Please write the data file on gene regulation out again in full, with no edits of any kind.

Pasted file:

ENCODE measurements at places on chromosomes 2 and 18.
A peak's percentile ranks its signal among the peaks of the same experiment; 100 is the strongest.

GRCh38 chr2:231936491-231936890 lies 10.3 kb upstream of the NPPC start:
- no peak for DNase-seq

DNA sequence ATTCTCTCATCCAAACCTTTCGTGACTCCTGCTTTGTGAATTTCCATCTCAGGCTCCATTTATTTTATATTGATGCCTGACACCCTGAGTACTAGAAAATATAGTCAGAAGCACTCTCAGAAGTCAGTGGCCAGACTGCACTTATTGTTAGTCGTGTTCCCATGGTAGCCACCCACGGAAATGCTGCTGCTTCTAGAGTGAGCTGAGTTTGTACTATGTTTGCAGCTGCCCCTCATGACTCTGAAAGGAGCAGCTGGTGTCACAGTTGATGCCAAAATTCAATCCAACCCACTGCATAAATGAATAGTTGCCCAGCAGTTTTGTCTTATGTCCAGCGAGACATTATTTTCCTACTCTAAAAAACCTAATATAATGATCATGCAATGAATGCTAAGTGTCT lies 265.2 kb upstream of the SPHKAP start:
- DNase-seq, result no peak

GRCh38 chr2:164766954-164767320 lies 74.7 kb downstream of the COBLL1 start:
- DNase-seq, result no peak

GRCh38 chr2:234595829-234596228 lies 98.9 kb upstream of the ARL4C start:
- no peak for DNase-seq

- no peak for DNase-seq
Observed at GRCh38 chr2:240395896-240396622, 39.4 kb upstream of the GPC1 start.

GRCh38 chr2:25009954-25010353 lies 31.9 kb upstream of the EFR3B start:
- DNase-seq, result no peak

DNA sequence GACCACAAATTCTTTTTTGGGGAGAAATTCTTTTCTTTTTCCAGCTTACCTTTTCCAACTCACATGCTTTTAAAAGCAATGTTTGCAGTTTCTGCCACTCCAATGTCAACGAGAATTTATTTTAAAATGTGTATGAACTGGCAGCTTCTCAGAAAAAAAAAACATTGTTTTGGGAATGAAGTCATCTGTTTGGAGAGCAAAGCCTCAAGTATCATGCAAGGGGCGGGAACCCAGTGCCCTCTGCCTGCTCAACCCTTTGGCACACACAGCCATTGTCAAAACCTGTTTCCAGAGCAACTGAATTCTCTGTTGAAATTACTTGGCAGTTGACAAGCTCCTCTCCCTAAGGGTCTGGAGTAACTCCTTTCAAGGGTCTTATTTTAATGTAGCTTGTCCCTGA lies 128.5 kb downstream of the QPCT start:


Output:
ENCODE measurements at places on chromosomes 2 and 18.
A peak's percentile ranks its signal among the peaks of the same experiment; 100 is the strongest.

GRCh38 chr2:231936491-231936890 lies 10.3 kb upstream of the NPPC start:
- no peak for DNase-seq

DNA sequence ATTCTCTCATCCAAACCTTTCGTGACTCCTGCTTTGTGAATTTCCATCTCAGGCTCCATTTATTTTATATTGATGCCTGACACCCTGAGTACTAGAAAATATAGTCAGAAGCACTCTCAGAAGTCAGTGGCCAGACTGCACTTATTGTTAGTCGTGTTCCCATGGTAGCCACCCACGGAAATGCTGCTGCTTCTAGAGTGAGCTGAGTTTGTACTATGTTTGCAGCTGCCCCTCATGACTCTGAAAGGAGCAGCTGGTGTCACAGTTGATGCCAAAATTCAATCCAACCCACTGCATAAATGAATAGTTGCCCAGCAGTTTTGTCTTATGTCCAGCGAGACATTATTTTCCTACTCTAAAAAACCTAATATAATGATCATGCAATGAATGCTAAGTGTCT lies 265.2 kb upstream of the SPHKAP start:
- DNase-seq, result no peak

GRCh38 chr2:164766954-164767320 lies 74.7 kb downstream of the COBLL1 start:
- DNase-seq, result no peak

GRCh38 chr2:234595829-234596228 lies 98.9 kb upstream of the ARL4C start:
- no peak for DNase-seq

- no peak for DNase-seq
Observed at GRCh38 chr2:240395896-240396622, 39.4 kb upstream of the GPC1 start.

GRCh38 chr2:25009954-25010353 lies 31.9 kb upstream of the EFR3B start:
- DNase-seq, result no peak

DNA sequence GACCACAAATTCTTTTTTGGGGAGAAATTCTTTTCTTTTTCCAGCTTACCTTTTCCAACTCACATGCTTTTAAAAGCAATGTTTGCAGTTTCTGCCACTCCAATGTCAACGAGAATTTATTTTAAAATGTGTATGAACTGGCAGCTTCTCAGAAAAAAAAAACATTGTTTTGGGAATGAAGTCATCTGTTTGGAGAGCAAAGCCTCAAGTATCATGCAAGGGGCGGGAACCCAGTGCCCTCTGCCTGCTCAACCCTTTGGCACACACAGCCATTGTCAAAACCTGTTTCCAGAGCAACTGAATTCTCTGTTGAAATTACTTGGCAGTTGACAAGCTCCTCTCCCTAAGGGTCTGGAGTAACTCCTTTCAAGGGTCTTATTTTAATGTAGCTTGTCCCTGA lies 128.5 kb downstream of the QPCT start: